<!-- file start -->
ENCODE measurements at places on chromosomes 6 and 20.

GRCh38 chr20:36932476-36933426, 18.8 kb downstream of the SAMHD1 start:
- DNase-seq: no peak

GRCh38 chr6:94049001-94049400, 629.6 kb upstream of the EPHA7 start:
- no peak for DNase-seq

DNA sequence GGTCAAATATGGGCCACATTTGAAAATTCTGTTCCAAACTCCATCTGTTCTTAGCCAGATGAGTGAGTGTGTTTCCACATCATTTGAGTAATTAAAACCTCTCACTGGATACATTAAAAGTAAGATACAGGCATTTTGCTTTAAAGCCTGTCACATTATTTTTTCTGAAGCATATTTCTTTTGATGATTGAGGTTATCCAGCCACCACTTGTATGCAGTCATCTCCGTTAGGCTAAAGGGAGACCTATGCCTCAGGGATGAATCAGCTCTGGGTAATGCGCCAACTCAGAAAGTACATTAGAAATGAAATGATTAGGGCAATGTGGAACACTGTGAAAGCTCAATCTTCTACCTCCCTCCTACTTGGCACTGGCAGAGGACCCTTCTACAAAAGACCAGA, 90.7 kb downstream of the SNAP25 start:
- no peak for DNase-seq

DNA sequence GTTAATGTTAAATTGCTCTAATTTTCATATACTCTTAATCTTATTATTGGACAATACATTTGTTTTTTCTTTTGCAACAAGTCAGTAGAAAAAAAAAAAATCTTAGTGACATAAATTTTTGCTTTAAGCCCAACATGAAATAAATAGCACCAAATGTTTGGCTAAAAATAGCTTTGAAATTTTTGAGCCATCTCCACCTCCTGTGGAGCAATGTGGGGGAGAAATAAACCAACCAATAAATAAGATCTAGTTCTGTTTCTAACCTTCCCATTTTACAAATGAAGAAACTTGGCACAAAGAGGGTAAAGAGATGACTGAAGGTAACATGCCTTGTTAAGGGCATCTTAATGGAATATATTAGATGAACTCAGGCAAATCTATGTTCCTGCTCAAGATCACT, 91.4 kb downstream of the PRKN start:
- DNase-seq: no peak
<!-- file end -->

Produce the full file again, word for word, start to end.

ENCODE measurements at places on chromosomes 6 and 20.

GRCh38 chr20:36932476-36933426, 18.8 kb downstream of the SAMHD1 start:
- DNase-seq: no peak

GRCh38 chr6:94049001-94049400, 629.6 kb upstream of the EPHA7 start:
- no peak for DNase-seq

DNA sequence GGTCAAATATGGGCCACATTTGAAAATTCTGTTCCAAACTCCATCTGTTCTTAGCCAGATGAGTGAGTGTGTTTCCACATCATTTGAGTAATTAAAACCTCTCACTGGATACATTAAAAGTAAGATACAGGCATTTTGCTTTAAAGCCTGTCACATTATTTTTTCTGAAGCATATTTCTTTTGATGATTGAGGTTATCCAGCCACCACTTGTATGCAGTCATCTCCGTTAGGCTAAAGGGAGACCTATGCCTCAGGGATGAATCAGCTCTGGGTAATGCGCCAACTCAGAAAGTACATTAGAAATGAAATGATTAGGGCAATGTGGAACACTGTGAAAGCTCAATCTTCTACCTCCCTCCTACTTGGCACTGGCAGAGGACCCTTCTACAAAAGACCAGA, 90.7 kb downstream of the SNAP25 start:
- no peak for DNase-seq

DNA sequence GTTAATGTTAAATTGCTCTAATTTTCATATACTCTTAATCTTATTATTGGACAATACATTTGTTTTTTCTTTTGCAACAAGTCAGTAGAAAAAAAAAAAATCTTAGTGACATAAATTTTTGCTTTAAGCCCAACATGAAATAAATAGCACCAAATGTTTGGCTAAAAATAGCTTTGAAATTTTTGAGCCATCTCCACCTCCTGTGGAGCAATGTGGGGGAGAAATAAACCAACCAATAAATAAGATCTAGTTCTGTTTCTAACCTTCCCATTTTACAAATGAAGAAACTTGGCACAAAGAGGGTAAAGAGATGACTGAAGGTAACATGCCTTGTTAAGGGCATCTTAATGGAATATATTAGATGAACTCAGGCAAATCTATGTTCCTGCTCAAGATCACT, 91.4 kb downstream of the PRKN start:
- DNase-seq: no peak